Written by Alisha Klug, Media by Jack Wang
On Tuesday, September 16, President Obama made an announcement declaring a “major increase” on the United States’ response the the Ebola outbreak. According to the World Health Organization (WHO), over 2400 people have died due to this outbreak, and thousands more are infected. WHO is calling it the most deadly ebola outbreak in history.
About the Ebola Virus
The Ebola Virus is an infectious disease transmitted through touch. It is severe, and often fatal to humans (the average fatality rate is 50%). The first outbreaks happened in Western Africa in remote villages near rainforests.
Many think that fruit bats are where the Ebola virus originated, and was introduced to human through close contact with blood, organs, or bodily fluids of infected animals. Funerals for people who died from Ebola where direct contact with the body can also play a role in the transmission of the virus.
Rehydration and treatment of specific symptoms helps the infected patients survive. There is no proven treatment for the virus itself, but blood products, immune therapies, and drug therapies are potential treatments being evaluated. There are no licensed vaccines available yet, but two are being tested.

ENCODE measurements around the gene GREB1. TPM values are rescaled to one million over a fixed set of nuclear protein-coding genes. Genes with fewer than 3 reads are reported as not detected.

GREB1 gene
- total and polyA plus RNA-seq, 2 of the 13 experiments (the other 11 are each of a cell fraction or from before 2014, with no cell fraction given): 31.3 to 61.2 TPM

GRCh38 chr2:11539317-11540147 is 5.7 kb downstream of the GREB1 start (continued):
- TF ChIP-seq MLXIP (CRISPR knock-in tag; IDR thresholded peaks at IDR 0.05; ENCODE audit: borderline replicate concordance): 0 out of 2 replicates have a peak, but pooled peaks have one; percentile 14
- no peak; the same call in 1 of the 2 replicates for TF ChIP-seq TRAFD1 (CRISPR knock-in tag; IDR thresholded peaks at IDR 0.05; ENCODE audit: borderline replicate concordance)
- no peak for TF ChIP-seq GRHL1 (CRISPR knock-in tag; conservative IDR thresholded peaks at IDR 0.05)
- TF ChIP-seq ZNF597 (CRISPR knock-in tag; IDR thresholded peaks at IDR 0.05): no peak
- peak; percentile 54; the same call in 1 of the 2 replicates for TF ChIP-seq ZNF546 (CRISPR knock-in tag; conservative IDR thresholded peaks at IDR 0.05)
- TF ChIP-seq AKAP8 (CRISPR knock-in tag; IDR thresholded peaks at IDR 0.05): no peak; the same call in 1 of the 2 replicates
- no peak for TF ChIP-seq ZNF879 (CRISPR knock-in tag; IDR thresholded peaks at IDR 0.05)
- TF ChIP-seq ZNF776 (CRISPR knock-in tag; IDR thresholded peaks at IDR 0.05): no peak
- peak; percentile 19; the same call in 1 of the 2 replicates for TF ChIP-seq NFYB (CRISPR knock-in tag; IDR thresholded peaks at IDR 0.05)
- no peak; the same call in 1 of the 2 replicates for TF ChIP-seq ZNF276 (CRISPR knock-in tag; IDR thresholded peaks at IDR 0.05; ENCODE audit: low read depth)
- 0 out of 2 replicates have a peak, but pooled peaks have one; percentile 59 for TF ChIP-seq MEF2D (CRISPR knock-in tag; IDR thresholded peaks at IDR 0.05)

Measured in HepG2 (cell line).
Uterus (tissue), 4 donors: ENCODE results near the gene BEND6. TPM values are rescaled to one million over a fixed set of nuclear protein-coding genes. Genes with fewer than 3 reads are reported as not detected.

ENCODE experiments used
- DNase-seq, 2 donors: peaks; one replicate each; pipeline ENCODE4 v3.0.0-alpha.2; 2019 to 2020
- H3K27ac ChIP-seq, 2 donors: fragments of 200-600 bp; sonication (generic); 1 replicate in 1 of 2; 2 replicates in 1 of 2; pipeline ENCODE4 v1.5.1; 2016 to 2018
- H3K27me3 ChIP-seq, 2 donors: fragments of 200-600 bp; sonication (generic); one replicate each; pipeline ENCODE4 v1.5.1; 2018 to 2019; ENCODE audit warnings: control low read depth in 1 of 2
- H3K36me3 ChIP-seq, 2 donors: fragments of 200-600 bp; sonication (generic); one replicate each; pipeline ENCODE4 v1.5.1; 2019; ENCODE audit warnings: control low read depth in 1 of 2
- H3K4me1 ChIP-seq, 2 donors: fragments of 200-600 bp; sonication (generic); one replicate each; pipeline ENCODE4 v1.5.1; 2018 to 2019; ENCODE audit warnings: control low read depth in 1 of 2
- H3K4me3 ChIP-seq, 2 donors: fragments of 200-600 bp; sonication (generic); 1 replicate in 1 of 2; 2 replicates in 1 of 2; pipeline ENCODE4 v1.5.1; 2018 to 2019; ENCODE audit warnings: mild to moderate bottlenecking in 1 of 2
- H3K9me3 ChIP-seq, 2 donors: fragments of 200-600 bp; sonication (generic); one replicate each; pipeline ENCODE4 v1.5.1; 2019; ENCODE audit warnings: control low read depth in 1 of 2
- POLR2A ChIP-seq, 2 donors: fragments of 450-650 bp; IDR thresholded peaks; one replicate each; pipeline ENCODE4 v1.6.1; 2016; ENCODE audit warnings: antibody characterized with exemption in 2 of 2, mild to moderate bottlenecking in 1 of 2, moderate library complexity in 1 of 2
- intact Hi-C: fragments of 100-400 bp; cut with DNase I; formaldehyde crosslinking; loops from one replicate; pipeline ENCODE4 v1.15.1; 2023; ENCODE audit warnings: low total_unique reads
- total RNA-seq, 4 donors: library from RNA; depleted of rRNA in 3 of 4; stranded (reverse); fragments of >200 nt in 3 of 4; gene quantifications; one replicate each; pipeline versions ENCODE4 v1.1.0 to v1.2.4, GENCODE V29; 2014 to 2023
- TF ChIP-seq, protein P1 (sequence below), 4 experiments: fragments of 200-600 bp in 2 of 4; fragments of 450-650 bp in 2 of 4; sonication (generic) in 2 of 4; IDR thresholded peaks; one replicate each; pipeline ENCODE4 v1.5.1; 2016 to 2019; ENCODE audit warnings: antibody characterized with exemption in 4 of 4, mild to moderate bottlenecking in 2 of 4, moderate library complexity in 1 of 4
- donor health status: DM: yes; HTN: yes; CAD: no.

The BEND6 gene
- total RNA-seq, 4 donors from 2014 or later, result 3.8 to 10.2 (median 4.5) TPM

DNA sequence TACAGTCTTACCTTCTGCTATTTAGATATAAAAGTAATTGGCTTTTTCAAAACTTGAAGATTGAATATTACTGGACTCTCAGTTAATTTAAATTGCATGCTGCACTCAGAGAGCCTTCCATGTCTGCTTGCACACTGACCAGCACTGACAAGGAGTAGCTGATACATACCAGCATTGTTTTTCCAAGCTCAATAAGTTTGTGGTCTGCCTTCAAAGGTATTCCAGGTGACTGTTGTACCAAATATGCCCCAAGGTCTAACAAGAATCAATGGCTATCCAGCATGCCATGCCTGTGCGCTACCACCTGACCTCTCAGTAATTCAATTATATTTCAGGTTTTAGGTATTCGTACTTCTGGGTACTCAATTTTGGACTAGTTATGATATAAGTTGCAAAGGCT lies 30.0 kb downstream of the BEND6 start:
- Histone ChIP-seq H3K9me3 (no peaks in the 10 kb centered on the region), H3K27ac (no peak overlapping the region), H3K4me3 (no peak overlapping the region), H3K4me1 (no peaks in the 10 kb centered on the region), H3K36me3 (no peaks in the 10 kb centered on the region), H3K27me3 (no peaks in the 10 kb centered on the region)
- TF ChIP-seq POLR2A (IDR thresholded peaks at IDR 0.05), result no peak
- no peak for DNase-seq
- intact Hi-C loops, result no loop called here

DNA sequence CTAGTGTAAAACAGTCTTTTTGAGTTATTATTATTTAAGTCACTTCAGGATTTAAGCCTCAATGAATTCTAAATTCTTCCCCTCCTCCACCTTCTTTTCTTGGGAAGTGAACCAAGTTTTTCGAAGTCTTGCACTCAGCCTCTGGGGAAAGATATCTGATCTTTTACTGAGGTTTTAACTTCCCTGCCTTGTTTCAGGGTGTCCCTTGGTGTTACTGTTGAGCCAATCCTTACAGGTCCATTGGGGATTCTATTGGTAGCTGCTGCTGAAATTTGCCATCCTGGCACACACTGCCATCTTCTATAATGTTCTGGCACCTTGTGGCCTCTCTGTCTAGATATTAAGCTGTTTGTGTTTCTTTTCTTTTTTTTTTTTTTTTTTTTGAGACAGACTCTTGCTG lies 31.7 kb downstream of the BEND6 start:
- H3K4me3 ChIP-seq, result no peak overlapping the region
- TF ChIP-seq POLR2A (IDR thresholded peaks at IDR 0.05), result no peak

Steps are being made towards preventing the virus through awareness campaigns. Basically the idea is to get people to take steps towards being on the safe side. Some of the things being talked about is wearing gloves when handling animals and cooking meat all the way before eating it, wearing gloves when taking care of patients with the virus, and prompt and safe burial of the dead.
Currently the outbreak is out of control. Hospitals and treatment centers are overflowing with patients, and there are still thousands with the virus who have nowhere to go. People are dying on the streets and in their homes. The U.S. plans to start build 17 new treatment centers, each with 100 beds. About 3,000 American military personnel, as well as physicians and nurses are on their way to Liberia and Senegal. These brave men and women are to train the health care workers already in these countries on how to treat the virus.
Experts are saying that is is highly unlikely that there will be an Ebola outbreak in the U.S. There are no reported cases of Ebola in North America, and the CDC (Center of Disease Control and Prevention) is working on a plan of action in case Ebola ever does make its way to the U.S.
Video from: The Wall Street Journal